Phase 4-The
Prog. PhD STI
Adm. - Grad. 2018 - 
Dir.; Codir. Stéphane Gagnon; Raul Valverde

Implementing information technologies with an ontology of cybersecurity professional skills

Léger, Marc-André

Problem: Standards of professional cybersecurity skills are numerous and complex. They are difficult to integrate and exploit for talent management in organizations. We propose to take advantage of the Business Technology Management (BTM) to facilitate the integration of skills repositories, proprietary standards, and open standards. 

Methodology: Using an Action Design research methodology, we propose to develop and test an innovative ontology of cybersecurity professional skills for talent management of large organizations, specifically in the financial services industry in Canada. Our open collaborative development lifecycle involves a community of experts.

Contributions: We make contributions through three scientific articles:

• First, we present how the ontology will be built, in the second we present how the ontology is mapped to our subject domain and, finally, in the third article we build and validate the ontology, as presented in the first article:  Ontology engineering methodology for cybersecurity requirements in Business Technology Management (BTM).

• Second, following what was proposed in the first article, we will create the ontology using OWL Protégé corresponding with the requirements of a large Canadian financial institution aligned with the National Cybersecurity Workforce Framework (NCWF) (NIST) from the National Initiative for Cybersecurity Education (NICE) by the National Institute of Science and Technology (NIST). This work is presented in the second article: Ontology alignment between cybersecurity competency reference models and the requirements of large financial institutions.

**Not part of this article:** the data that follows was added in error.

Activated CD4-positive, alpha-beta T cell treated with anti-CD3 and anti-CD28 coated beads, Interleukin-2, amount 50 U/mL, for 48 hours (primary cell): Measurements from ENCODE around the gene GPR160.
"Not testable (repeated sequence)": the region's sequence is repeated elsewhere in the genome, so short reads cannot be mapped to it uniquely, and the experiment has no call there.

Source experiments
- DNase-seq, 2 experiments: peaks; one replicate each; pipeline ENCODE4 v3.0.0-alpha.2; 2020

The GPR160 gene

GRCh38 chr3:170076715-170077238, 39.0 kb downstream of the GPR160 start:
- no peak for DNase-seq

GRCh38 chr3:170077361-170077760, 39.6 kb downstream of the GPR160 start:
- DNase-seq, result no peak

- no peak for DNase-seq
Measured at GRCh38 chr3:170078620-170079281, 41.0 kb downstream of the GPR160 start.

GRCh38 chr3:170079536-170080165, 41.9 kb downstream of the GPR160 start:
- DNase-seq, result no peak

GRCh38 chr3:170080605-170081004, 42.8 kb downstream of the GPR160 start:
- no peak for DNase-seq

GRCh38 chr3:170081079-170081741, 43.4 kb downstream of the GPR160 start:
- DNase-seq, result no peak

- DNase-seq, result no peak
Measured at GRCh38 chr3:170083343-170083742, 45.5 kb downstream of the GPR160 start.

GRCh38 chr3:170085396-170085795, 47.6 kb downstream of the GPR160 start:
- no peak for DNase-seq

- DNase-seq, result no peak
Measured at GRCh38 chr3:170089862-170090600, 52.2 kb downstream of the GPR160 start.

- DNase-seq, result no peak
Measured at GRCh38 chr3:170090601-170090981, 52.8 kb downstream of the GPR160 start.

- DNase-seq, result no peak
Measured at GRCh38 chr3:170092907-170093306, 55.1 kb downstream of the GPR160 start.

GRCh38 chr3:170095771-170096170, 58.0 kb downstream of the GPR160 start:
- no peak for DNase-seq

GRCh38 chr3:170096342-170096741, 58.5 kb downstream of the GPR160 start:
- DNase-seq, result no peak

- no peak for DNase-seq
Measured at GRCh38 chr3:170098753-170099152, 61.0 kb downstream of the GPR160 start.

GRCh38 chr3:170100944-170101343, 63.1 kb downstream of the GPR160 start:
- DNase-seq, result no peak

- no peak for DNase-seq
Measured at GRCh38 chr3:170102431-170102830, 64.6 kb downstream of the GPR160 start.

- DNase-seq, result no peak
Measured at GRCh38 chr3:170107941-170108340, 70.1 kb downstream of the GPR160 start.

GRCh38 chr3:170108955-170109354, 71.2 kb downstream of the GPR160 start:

• Third, we will look at the opportunity of using the ontology to help a large Canadian financial institution in the management of cybersecurity talent: Cybersecurity ontology as a rules-based competency management system in financial institutions.

Outcome: This study should contribute to improve information security and risk management performance in the field of Business technology Management and Cybersecurity. A better understanding of the competency needs of financial institutions will help to reduce vulnerabilities associated to the human factor caused by gaps in competencies, knowledge, skills, and abilities as well as the talent shortage. The human factor remains the biggest security hole in organizations and solutions are lagging. By creating a tool that will help to match individuals, competencies, competency frameworks, organizational requirements, and obligations, we can significantly impact the effectiveness of risk management activities and the efficiency of cybersecurity.


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